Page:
Most Oakmont Business Owners Agree With HPED Proposal
Most Oakmont business owners say they would like to see brick paver edgings.
The majority of business owners interviewed by the Haverford-Havertown Patch said that they would like to see the brick paver edgings proposed by the Haverford Partnership for Economic Development (HPED).
During the Haverford Township Commissioners’ work session meeting last week the HPED proposed an $11,000-development plan to have brick paver edgings on the sidewalks along the Oakmont business section of Havertown.
At last week’s meeting, Colette Bannan, treasurer of the HPED, explained to the commissioners that since the Oakmont Parking Lot is scheduled for construction for repaving and new lighting and utility lines being installed this spring, her organization has proposed that the township matches funds with the HPED to install brick pavers along the Oakmont business section.
It was originally reported that the HPED was also proposing to have decorative lampposts installed, but Larry Gentile, the township manager, stated in an email to Patch on Monday afternoon that the township would be paying for them.
“All funds for purchase and installation of the decorative lights along Eagle Road are on the township …,” he wrote. “In addition, the $35,000 is only for the purchase of the lights and wiring. This does not include any additional repairs or improvements that may be required by PennDOT.”
The majority of business owners that Patch was able to interview said that they would like to see the brick paver edgings and the decorative streetlamps outside of their stores.
“Anything to help this area would help,” said Amy McClements, the owner of Creative Clubhouse. “Most of the business owners want this to be a hub for Havertown.”
Praweena Nelson, of Su Kho Thai, echoed McClements’ statement, saying that it would make customers come back to the Oakmont section.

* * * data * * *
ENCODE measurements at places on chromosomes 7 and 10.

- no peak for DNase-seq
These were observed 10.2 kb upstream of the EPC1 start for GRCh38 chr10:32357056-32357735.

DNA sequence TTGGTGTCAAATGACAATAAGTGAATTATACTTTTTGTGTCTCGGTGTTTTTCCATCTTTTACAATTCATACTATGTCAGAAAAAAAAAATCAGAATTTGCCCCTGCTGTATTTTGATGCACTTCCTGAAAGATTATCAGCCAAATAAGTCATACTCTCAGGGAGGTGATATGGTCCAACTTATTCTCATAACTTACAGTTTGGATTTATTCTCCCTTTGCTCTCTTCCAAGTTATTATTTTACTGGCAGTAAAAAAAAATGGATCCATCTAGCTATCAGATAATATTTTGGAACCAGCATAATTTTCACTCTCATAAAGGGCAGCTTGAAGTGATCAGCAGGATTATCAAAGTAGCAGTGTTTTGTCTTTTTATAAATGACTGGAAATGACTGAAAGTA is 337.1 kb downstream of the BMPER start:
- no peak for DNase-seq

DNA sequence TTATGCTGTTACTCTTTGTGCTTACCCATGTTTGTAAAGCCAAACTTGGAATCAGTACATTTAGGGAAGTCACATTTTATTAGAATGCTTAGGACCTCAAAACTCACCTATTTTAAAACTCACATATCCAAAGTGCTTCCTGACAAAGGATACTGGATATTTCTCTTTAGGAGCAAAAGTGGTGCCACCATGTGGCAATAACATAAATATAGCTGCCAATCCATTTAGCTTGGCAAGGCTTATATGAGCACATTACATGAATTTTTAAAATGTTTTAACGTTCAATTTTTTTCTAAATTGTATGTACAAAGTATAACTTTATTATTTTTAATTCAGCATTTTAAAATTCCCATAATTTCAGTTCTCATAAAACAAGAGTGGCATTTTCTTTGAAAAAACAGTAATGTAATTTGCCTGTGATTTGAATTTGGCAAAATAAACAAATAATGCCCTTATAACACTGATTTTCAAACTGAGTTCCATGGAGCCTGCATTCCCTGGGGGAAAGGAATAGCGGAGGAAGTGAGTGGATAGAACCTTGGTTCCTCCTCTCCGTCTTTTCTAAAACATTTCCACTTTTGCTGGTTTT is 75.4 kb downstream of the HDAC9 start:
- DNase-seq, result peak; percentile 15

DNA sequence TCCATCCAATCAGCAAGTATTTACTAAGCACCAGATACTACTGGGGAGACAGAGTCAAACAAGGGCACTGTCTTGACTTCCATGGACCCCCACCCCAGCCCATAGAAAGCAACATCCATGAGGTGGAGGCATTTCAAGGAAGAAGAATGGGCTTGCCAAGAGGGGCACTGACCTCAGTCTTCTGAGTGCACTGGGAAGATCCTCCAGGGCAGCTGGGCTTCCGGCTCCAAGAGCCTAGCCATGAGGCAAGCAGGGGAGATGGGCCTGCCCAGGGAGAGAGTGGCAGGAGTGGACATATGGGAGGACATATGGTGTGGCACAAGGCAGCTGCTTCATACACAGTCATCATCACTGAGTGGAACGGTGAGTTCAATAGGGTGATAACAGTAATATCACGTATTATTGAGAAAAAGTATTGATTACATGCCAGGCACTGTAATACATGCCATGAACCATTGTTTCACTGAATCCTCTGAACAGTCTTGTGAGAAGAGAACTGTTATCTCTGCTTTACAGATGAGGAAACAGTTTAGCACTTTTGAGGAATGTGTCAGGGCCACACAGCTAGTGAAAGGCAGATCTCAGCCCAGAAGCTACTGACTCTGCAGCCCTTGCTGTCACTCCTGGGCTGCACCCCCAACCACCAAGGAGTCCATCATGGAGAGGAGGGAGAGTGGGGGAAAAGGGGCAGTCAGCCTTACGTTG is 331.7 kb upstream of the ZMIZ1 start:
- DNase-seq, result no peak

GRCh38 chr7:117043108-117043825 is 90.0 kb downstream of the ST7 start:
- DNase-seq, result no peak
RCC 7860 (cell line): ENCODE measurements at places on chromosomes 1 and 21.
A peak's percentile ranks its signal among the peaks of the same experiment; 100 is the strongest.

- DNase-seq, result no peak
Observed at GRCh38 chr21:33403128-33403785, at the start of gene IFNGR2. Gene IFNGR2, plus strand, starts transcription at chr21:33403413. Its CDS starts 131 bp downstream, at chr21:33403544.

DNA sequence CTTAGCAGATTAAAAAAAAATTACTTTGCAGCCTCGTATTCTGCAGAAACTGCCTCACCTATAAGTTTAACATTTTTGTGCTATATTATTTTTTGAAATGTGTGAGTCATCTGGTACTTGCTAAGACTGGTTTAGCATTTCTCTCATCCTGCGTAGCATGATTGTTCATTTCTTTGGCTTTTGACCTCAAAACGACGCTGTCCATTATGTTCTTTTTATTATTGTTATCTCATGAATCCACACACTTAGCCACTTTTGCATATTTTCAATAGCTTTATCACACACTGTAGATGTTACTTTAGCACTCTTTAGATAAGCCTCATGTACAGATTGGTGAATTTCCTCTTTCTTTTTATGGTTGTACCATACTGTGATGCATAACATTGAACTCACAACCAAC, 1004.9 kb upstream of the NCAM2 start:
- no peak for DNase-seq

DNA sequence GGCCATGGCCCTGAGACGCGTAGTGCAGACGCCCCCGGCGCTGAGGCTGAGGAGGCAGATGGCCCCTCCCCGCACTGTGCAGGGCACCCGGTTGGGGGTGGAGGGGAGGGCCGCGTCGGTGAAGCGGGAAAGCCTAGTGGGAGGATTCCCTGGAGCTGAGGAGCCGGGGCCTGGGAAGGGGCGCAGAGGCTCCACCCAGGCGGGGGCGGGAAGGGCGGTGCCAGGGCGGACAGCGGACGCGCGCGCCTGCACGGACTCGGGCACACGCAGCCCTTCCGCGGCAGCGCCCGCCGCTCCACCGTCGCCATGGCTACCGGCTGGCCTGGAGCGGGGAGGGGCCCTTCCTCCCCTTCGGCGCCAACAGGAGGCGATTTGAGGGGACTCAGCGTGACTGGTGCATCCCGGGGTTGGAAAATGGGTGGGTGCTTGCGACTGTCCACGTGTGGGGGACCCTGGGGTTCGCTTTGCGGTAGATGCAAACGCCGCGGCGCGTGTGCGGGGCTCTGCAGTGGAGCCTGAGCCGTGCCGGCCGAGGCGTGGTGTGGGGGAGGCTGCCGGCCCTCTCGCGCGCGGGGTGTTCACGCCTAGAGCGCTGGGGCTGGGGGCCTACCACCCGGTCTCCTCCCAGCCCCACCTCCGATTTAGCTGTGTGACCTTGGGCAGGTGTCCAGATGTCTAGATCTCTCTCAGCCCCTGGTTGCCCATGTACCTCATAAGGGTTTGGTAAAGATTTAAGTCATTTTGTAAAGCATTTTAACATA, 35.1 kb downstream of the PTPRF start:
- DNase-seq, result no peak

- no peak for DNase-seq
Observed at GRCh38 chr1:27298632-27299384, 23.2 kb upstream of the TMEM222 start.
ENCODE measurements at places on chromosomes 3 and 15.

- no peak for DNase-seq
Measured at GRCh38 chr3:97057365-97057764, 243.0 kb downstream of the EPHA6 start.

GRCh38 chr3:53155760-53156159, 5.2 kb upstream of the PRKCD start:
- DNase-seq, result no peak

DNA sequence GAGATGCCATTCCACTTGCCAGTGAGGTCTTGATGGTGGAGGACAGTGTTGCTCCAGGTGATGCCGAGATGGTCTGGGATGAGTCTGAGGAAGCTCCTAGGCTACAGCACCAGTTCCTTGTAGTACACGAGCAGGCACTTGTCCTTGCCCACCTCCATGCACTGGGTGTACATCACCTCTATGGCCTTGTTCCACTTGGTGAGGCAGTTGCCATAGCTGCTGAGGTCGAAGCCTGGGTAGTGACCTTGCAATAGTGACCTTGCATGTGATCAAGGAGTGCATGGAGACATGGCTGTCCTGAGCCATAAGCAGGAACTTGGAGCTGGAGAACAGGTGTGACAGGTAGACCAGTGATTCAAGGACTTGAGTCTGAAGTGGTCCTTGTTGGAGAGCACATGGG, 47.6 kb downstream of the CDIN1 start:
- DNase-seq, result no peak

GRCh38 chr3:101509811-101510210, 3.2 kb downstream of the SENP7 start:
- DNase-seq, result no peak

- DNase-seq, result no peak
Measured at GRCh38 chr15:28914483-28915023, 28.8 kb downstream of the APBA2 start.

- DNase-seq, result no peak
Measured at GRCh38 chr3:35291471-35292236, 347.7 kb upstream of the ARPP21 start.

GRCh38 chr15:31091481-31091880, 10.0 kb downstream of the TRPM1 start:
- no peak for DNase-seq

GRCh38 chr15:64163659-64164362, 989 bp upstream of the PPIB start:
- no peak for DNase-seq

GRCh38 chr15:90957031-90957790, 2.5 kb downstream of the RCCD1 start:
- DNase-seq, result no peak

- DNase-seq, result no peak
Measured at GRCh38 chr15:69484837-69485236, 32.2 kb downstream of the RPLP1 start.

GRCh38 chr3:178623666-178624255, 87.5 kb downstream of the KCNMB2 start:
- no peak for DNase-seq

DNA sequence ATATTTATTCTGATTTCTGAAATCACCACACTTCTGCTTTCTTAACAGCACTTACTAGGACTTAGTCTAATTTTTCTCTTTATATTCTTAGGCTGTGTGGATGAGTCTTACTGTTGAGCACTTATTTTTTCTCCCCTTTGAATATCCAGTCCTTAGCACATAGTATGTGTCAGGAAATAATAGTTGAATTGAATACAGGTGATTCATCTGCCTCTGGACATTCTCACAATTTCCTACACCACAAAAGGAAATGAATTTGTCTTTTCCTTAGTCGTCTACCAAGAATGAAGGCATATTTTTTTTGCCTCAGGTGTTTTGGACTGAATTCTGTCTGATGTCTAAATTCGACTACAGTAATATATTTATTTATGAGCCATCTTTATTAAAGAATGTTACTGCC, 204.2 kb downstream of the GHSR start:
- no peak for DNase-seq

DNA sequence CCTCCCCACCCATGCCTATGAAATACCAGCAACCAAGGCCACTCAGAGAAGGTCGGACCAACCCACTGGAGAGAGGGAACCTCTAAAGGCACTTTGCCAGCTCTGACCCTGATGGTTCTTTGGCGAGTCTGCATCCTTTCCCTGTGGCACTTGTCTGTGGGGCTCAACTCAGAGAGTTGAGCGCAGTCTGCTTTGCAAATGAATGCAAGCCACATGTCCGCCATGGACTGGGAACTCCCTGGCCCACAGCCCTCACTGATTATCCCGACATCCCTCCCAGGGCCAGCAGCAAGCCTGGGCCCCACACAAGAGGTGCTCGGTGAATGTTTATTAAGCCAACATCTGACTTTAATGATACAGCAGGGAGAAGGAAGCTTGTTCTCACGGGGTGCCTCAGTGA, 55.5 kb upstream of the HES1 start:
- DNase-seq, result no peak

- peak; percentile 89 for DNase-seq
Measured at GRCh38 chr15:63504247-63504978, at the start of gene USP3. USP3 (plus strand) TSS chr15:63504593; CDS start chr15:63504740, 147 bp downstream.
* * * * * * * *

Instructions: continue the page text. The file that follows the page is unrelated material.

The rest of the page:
Marcie Ford, who has been the owner of Needle Me for the last 20 years, and Pietro Del Pizzo, whose his tailoring shop in Oakmont since 1959, both would like to see the “beautification” of the business district.
“I hope they do it soon. I want to be alive to enjoy it,” said Del Pizzo.
Melissa Burke, whose family has owned Burke’s Inn for the last 65 years, said the brick paver edgings and decorative lampposts would be a huge improvement for Oakmont.
“I feel like this area is closed down and vacant,” she said of the closed businesses along Eagle Road in the Oakmont section. “I think (the streetlamps and edgings) will spruce the area up a bit.”
HPED president and Oakmont National Pub owner Brendan Goggin explained to Patch that by adding the decorative streetlamps and the brick paver edgings—which the township’s solicitor Jim Byrne is currently investigating the legality of having the edgings in the front of private business owners’ shops—it would make Havertown more recognizable.
The HPED hopes that the proposal to have the brick paver edgings, including the lampposts, would eventually spread throughout the rest of the township to bring a unity to the town, Goggin said.
“We want to see our property value increase and attract better businesses. We won’t attract them with blight,” Goggin said as he pointed out various poles and streetlights that are rusted.
Goggin gave high praise to not just Gentile and Assistant Township Manager Lori Hanlon-Widdop, but also the township commissioners for what he says being “progressive” towards business owners. Goggin said that the HPED and business owners would pay half of the proposed $11,000.
Patch was only able to interview 13 business owners out of the roughly 24 shops along the Oakmont business district. Some of the businesses were closed for the day or business owners were not in to speak to the news website.
However a few business owners did not like the idea of having brick paver edgings or decorative streetlamps, with one business owner saying, “it doesn’t make a difference to me.”
Another business owner, who wished to remain anonymous, said the first thing that should be done is to “have the potholes in the street fixed first.”
“We have enough lights. Nobody cares,” the business owner said.
“When you complain, you become a target,” the business owner said, explaining why he or she wanted to be unnamed for this article.